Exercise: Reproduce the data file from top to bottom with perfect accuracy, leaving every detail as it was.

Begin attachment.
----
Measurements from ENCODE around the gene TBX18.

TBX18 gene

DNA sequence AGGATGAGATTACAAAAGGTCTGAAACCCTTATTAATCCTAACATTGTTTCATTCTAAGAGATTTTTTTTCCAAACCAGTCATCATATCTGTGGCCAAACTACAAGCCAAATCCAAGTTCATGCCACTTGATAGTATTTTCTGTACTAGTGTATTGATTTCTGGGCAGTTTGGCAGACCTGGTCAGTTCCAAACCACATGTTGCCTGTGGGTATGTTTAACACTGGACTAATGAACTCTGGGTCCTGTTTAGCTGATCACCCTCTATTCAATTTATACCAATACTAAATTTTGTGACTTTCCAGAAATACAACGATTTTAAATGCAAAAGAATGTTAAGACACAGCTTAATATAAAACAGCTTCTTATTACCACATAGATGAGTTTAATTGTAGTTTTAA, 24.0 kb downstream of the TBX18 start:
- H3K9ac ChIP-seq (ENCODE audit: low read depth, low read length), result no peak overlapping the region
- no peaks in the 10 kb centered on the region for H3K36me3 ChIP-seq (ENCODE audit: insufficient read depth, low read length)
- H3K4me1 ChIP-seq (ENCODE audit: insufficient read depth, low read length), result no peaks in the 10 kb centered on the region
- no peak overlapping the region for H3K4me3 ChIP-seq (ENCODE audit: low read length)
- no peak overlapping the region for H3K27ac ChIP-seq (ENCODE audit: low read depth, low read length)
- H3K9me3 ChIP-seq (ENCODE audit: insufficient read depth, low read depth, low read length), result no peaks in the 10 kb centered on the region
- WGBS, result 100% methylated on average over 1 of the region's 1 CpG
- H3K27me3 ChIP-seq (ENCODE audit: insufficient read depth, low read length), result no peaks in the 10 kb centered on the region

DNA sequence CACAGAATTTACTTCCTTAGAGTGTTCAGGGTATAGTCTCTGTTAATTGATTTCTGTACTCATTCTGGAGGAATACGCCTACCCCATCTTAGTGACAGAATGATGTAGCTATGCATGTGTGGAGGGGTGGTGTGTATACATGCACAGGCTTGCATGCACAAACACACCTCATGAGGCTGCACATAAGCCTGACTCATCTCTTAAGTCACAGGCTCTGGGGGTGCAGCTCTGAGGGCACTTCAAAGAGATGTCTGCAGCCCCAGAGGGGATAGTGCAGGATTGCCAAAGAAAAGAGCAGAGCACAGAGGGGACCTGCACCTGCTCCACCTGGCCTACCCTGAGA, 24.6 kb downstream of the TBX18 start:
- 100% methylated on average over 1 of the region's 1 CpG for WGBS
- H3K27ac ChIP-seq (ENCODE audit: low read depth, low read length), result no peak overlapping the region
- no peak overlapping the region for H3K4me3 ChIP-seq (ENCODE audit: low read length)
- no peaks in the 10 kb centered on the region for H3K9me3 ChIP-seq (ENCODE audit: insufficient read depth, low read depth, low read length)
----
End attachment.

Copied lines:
Measurements from ENCODE around the gene TBX18.

TBX18 gene

DNA sequence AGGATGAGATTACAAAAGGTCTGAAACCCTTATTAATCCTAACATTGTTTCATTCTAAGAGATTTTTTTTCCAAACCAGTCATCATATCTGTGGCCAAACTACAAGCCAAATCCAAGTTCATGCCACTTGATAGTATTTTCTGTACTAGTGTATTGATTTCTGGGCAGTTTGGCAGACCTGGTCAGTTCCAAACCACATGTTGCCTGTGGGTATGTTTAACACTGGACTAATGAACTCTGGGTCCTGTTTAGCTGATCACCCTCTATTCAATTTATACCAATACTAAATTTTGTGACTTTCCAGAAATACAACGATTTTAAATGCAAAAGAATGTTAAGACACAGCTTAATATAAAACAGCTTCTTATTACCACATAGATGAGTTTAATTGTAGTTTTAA, 24.0 kb downstream of the TBX18 start:
- H3K9ac ChIP-seq (ENCODE audit: low read depth, low read length), result no peak overlapping the region
- no peaks in the 10 kb centered on the region for H3K36me3 ChIP-seq (ENCODE audit: insufficient read depth, low read length)
- H3K4me1 ChIP-seq (ENCODE audit: insufficient read depth, low read length), result no peaks in the 10 kb centered on the region
- no peak overlapping the region for H3K4me3 ChIP-seq (ENCODE audit: low read length)
- no peak overlapping the region for H3K27ac ChIP-seq (ENCODE audit: low read depth, low read length)
- H3K9me3 ChIP-seq (ENCODE audit: insufficient read depth, low read depth, low read length), result no peaks in the 10 kb centered on the region
- WGBS, result 100% methylated on average over 1 of the region's 1 CpG
- H3K27me3 ChIP-seq (ENCODE audit: insufficient read depth, low read length), result no peaks in the 10 kb centered on the region

DNA sequence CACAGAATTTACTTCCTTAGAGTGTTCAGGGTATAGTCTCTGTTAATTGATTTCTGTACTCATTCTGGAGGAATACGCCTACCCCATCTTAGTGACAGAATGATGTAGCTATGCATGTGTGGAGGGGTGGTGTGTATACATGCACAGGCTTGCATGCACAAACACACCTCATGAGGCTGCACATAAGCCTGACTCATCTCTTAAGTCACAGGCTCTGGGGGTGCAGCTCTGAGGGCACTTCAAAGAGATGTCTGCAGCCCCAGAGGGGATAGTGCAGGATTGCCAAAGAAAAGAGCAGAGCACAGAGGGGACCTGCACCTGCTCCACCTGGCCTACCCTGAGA, 24.6 kb downstream of the TBX18 start:
- 100% methylated on average over 1 of the region's 1 CpG for WGBS
- H3K27ac ChIP-seq (ENCODE audit: low read depth, low read length), result no peak overlapping the region
- no peak overlapping the region for H3K4me3 ChIP-seq (ENCODE audit: low read length)
- no peaks in the 10 kb centered on the region for H3K9me3 ChIP-seq (ENCODE audit: insufficient read depth, low read depth, low read length)